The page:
I've already confessed to a fascination with the Old Home Town column in my local paper. Recently I've wondered if maybe I'm not experiencing the weather of 1915 this year, what with the reports from 100 Years Ago being filled with torrential downpours and flooding after dry years. It's not just the weather reports that resonate with me, or the odd old phrasings that sometimes sound alarmingly similar to my own way of speaking and writing. There's the campaigns by moralizers against the scourge of pool halls and the risk that someone might have a flask of whiskey somewhere in town. There's the undercurrent of the national injustice of denying women the vote and the unresolved issues of the Civil War, all set against the backdrop of reports of war in Europe.
The year 1915 was closer to the Civil War and--particularly relevant in these parts--Quantrill's Raid than the year 2015 is to the Second World War. The reports from a century past are a long time gone, even if the street names sound familiar.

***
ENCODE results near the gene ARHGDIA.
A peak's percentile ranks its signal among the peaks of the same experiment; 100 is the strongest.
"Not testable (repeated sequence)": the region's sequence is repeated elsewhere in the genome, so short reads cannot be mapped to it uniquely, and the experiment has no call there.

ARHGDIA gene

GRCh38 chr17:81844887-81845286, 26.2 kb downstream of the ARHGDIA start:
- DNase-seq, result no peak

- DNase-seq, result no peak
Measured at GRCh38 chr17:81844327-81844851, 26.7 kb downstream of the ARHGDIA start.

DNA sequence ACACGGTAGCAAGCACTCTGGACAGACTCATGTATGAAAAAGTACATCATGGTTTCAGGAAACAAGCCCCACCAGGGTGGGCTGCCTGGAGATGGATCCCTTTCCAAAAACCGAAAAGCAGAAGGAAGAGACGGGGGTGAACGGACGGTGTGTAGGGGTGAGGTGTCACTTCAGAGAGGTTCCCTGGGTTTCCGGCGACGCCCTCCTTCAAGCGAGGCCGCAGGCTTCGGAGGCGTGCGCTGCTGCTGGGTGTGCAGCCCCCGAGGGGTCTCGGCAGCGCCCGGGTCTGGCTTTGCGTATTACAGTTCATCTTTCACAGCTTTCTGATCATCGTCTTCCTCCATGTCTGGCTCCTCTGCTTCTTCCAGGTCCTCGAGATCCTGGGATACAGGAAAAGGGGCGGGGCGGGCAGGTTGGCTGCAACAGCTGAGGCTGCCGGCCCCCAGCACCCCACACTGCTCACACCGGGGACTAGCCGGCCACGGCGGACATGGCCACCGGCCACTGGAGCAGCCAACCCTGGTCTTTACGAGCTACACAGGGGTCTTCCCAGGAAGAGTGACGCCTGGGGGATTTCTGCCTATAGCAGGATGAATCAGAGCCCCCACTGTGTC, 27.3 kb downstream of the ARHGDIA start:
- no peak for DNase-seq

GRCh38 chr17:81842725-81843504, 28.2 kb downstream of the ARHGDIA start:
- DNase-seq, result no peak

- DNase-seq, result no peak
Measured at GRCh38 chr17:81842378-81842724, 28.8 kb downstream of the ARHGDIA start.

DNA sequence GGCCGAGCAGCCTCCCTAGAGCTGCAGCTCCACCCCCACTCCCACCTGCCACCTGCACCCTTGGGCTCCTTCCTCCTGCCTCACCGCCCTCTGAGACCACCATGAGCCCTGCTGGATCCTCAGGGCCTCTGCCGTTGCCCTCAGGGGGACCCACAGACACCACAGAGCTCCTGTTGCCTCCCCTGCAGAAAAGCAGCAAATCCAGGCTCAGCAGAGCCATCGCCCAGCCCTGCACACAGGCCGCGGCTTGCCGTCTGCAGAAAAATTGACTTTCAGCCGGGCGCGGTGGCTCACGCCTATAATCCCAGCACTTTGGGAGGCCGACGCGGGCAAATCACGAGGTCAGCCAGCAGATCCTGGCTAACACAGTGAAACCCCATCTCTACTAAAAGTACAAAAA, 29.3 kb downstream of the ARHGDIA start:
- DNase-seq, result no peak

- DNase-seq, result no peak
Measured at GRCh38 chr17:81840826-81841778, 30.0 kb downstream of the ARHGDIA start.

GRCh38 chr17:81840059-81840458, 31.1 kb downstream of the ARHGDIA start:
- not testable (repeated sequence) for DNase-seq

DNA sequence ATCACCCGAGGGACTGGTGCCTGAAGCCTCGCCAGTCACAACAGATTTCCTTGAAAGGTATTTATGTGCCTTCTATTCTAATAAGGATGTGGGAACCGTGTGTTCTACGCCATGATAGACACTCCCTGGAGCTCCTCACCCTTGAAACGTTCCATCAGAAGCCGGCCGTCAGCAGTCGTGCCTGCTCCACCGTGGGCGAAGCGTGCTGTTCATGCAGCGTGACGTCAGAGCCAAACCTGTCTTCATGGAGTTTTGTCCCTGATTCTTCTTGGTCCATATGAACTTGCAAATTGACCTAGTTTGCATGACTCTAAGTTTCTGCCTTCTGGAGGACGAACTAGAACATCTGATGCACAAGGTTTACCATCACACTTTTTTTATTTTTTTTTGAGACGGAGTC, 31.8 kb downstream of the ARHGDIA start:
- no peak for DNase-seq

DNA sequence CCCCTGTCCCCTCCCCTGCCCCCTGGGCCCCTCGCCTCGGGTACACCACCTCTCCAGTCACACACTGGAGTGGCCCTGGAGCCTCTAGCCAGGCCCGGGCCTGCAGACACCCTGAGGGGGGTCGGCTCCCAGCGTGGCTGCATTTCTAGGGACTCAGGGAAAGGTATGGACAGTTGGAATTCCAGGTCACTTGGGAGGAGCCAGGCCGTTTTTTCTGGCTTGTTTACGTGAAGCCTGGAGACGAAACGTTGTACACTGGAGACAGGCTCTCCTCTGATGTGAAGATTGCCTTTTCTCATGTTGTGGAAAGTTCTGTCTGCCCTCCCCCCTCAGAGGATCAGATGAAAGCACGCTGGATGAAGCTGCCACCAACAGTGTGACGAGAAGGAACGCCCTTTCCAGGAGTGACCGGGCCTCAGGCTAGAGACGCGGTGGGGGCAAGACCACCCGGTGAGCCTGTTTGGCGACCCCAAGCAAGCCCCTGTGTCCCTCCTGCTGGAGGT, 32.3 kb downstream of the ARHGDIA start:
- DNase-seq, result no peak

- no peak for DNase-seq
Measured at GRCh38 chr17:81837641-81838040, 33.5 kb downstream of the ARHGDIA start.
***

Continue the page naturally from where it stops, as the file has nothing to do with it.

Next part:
Some, perhaps including a younger and smugger version of myself, might overlook the affairs of 1915 entirely. Even if my prior self had read the reports, he might have chuckled at the thought that he knew how the story ended. It's easy to be on the right side of history after the fact.
My older self reads about my Old Home Town every day. I certainly don't laugh. I read about the moralizers and the crusaders, the farmers coming into town and the girls who ran the telephone switchboard, and I now know that I have no idea how their story turns out. I haven't seen their story end; we're just living a later chapter.